Sunday, 20 May 2012

From Bloom to SOLO to exam skills

Working in a school where lots of the staff use Bloom's Taxonomy to create learning objectives, the students are very familiar with the language: Know / Understand / Apply / Synthesise / Analyse / Evaluate / Create. However, recently I have introduced my GCSE C/D class to SOLO, and I wanted to get them to think about how this wasn't a complete change from everything they were used to, but simply a different way of thinking about the process of learning.

More importantly, I wanted them to understand how their AQA Foundation English Paper 1 was constructed in a similar way - the skills required building in complexity as you go through the paper: Qu 1a Retrieve, Qu 1b Infer, Qu 2 Retrieve and Infer, Qu 3 Analyse Language, Qu 4 Compare Presentation.

Not wanting to simply tell them how I think this works, I got them to do it for themselves. I gave them the bits of paper, post-it arrows and asked them to create a learning diagram. One group came up with this:

The final step was to think about how those skills can be demonstrated to the examiner. We did this by using PETER paragraphs (Point / Pattern, Evidence, Term, Explain / Explore, Relate to question):

Qu 1a (Unistructural) Retrieve (P x 4)
Qu 1b (Multistructural) Infer (PE)
Qu 2 (Multistructural) Retrieve and Infer (PEE)
Qu 3 (Relational) Language (PETER)
Qu 4 (Relational) Compare Presentation (PETER)

The different skills were reinforced with images which they really liked:


Infer (reading beneath the surface):

Infer and retrieve:

How does the writer use Language:

Compare Presentation:

The impact is hard to judge, as there are lots of other factors involved, but I gave the group a mock reading paper on Friday and 3 of the students improved by 8 marks from their previous attempt. All the others showed significant improvement on the Language and Presentation questions where the most marks are available and students struggle.

One of the key things this reinforces for me is that students, far from being put off by the seemingly complex terminology, really enjoy understanding the theory behind the way they learn. My hope is that they will then start to apply it in other subjects. Simply put, if they can understand the rules of the game properly they will become better players.

Friday, 18 May 2012

Text type mnemonics

So close to the exam and my Y11s are still really struggling to answer the 'How does the writer use language to...' (Question 3 of the AQA Foundation paper). They have real difficulty finding things to write about unless it is a persuasive text. So, I decided if I could come up with a mnemonic that matched the text type it should really help them remember what kind of things they could write about.

So here it (far from perfect) is:

Direct address
Verbs (modal)
Sentence length

Pattern of three
Emotive language
Rhetorical questions
Use of assertion
Direct address

Detail - adjectives and adverbs
Evoke the senses
Sentence length
Brilliant vocabulary (not proud of this one!)

In sections / sequence
Rhetorical questions
Mostly neutral tone

EXPLAIN is, of course, a mixture of DESCRIBE and INFORM (good luck coming up with something for x!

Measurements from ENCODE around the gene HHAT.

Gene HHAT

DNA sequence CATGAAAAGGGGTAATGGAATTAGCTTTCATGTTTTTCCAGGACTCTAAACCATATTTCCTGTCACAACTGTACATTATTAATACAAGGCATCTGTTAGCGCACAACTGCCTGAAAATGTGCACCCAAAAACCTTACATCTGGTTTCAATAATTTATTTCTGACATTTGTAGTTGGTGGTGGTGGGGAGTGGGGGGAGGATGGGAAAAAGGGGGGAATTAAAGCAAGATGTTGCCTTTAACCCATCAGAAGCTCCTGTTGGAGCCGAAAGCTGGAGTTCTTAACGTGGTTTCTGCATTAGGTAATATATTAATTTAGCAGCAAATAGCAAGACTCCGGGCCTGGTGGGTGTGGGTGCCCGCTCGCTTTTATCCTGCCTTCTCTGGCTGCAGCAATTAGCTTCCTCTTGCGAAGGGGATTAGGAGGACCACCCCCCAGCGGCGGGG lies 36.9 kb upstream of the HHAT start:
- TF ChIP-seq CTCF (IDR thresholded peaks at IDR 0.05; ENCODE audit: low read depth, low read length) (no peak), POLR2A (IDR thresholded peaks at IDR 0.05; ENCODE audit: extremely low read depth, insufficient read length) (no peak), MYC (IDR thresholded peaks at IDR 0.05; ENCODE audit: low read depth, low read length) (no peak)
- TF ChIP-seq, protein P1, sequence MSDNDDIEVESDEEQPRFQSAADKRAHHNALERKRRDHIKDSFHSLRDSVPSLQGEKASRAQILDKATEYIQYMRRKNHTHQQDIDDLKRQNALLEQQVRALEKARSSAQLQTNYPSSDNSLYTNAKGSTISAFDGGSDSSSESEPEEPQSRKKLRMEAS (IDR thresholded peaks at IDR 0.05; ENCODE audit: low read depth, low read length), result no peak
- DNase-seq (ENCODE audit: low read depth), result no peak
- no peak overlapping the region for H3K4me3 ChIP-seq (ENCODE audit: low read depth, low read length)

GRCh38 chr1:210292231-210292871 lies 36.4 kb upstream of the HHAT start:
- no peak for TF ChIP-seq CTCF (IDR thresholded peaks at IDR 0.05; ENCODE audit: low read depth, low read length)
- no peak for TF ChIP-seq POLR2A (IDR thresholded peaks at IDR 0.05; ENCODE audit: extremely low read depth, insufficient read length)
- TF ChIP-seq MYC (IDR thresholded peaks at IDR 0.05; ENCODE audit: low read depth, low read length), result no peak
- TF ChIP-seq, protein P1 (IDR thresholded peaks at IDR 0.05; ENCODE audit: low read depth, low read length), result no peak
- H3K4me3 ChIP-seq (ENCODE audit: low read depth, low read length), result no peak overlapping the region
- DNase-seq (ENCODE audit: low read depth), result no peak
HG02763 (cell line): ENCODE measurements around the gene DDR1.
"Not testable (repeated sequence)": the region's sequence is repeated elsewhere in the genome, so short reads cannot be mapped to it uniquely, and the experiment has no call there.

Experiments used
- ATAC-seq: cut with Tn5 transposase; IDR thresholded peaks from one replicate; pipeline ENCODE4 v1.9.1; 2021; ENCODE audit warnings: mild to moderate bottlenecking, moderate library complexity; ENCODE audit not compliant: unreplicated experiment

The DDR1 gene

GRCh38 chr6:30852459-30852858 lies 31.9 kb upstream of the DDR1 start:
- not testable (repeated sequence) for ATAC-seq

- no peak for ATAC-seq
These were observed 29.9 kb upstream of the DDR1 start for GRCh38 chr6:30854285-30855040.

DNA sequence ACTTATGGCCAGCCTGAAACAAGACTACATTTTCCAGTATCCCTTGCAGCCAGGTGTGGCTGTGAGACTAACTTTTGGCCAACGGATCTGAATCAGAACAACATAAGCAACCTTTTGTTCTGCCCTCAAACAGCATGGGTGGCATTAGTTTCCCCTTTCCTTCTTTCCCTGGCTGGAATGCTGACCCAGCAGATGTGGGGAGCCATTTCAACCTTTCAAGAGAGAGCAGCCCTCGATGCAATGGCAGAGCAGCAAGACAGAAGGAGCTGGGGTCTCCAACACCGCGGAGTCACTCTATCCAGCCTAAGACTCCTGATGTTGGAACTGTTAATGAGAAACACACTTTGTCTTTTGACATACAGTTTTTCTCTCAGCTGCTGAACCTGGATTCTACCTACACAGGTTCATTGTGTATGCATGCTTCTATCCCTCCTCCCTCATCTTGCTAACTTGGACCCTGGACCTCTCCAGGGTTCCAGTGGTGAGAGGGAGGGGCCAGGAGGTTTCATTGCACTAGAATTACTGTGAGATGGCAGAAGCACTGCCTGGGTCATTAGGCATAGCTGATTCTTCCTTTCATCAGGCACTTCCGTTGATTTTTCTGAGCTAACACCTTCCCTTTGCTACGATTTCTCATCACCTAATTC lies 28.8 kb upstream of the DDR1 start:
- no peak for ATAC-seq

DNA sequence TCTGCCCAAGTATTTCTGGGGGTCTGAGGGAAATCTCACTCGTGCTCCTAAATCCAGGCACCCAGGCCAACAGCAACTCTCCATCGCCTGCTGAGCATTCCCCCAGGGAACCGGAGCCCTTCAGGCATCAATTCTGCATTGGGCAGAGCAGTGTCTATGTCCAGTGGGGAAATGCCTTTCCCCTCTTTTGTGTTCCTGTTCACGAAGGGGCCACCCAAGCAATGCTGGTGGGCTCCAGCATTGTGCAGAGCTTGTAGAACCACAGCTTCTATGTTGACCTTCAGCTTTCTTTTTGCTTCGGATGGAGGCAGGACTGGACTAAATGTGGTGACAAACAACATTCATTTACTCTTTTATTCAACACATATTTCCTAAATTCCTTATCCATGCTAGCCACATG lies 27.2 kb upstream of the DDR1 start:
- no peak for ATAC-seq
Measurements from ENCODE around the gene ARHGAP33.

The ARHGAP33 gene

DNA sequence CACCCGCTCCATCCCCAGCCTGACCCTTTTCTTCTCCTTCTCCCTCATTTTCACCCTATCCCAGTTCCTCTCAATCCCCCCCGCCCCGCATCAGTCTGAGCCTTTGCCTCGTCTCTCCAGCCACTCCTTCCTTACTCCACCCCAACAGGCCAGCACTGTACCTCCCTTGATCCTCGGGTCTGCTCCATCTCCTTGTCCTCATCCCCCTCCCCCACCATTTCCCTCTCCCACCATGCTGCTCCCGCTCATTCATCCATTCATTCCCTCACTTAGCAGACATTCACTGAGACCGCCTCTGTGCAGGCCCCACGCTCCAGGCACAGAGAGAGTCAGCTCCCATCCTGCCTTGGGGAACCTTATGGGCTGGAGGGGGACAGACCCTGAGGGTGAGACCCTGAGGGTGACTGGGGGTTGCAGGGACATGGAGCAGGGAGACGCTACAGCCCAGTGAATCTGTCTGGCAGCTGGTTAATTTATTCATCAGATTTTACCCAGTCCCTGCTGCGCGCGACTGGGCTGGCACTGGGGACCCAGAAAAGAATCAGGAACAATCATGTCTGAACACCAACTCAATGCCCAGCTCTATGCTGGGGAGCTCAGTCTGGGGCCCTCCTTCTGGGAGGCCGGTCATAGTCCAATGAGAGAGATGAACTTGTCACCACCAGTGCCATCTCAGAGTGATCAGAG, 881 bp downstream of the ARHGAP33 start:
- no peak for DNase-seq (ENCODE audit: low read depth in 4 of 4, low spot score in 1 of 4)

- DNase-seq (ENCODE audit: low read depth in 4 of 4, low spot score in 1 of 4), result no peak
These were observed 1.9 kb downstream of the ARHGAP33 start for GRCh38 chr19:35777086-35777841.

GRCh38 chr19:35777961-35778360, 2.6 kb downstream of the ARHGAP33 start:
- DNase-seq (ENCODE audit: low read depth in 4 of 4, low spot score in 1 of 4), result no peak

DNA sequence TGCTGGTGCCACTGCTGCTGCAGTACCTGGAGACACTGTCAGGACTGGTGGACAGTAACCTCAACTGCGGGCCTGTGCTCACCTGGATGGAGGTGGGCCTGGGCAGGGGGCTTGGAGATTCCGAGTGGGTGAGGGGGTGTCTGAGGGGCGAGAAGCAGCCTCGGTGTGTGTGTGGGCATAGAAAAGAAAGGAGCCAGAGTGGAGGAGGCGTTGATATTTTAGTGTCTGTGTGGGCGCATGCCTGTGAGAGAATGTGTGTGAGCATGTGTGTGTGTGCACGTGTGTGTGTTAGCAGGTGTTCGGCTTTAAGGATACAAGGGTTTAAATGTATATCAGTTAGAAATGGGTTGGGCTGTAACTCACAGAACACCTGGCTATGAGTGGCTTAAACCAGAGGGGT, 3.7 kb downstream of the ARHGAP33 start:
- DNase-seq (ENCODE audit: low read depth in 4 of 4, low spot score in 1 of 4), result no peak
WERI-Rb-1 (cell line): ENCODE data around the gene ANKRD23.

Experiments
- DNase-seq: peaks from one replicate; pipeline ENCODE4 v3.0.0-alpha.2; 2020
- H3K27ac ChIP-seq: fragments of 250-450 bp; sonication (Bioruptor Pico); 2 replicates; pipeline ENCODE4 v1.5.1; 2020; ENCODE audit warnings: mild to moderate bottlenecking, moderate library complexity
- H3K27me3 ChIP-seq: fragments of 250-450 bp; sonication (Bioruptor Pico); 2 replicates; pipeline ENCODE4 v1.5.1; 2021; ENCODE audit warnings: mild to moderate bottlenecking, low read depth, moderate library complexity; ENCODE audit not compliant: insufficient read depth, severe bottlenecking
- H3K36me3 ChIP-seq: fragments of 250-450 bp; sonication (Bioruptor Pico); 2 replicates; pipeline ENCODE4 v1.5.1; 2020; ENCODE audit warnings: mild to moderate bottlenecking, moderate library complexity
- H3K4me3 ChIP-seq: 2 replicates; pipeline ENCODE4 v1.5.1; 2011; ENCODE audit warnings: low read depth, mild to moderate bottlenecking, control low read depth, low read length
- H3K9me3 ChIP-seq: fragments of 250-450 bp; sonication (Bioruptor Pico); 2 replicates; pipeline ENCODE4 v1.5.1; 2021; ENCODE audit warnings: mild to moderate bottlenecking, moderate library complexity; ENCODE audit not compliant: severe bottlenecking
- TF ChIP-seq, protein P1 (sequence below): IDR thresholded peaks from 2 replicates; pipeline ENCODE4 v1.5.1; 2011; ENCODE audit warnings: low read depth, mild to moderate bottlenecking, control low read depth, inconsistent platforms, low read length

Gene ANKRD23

I've just remembered it to write this, so it does work! It should also help them to plan for the writing tasks too. Of course, there are other things you can include, but it it gives them a start, and they can also use it to plan for the writing section.

Sunday, 13 May 2012

Writing using board games

This was something I was reminded of after reading a great post on 'Slow Writing' from learning

Simple board game template available from a complicated link:

Students have to begin with writing an opening sentence and then they can roll the dice. The squares repeat so they hit a range of strategies and they have to follow the instruction in their next sentence. If they land on the writing picture, they can write a sentence without a specific technique. If they land on the thinking symbol, they have to stop writing and check through what they have written.

I used this version with my Y9 group L3-4 and it improved their descriptive writing content considerably (the task was based on 'Teacher's Dead' by Benjamin Zephaniah). They loved it, especially the 'Chance' cards which they had to come and collect from me which said things like: 'What is your narrator feeling?' 'Describe 2 senses other than sight', 'Introduce a character and describe their appearance', 'Describe the weather'. They actually deliberately fixed it to land on those squares!

I've even managed to dig out the lesson plan:

It is very easily adapted for different kinds of writing and different abilities. Also great to use (and quieter) are these foam dice which are available from about 40p each online:

You can put techniques, questions, challenges, etc. on the different sides. I've used these right up to A level with different readings on each side: Marxist, feminist, psychoanalytical, etc or use the bullet points or assessment objectives from exam questions and get students to analyses texts according to what they throw.

Even better, get students to come up with their own games to challenge eachother!